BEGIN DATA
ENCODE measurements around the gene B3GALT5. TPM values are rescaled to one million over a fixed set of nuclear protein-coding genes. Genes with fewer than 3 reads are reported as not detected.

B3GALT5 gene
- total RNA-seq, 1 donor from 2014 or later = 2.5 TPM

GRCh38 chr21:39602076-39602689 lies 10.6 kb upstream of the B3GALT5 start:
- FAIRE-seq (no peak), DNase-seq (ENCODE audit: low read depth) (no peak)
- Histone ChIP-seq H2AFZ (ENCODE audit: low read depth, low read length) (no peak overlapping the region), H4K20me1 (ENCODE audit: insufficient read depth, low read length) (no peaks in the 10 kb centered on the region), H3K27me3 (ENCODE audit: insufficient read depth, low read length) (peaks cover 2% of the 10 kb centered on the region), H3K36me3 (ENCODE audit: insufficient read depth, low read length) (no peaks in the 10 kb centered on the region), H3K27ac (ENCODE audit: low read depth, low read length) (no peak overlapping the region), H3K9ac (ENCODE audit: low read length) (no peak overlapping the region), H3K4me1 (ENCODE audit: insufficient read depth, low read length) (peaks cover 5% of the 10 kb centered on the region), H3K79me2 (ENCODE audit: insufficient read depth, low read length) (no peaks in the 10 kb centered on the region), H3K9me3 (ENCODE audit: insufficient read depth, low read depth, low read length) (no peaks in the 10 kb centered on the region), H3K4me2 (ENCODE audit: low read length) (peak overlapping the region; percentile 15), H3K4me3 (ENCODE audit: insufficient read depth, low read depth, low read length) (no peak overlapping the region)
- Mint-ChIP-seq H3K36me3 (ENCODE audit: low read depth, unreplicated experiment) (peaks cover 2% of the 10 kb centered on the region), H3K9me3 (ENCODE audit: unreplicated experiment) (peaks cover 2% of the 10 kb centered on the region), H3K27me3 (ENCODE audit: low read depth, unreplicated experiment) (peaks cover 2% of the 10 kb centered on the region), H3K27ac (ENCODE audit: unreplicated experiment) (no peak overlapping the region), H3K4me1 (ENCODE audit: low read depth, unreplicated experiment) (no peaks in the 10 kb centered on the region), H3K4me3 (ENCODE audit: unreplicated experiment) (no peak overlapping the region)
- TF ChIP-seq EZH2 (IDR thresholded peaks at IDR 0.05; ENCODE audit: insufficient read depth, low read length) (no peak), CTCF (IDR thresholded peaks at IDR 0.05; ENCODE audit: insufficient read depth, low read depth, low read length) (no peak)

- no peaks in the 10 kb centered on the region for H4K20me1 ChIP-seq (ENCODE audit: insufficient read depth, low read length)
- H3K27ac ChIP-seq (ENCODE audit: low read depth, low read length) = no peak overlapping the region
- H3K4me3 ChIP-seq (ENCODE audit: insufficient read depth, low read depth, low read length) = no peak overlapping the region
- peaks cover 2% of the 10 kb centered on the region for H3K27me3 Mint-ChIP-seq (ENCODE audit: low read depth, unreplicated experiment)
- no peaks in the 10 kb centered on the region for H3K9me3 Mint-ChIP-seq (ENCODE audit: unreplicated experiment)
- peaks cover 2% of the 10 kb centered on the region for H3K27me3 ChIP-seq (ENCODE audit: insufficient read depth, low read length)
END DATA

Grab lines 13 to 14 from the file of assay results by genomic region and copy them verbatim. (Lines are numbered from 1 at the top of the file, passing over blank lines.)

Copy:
- no peaks in the 10 kb centered on the region for H3K9me3 Mint-ChIP-seq (ENCODE audit: unreplicated experiment)
- peaks cover 2% of the 10 kb centered on the region for H3K27me3 ChIP-seq (ENCODE audit: insufficient read depth, low read length)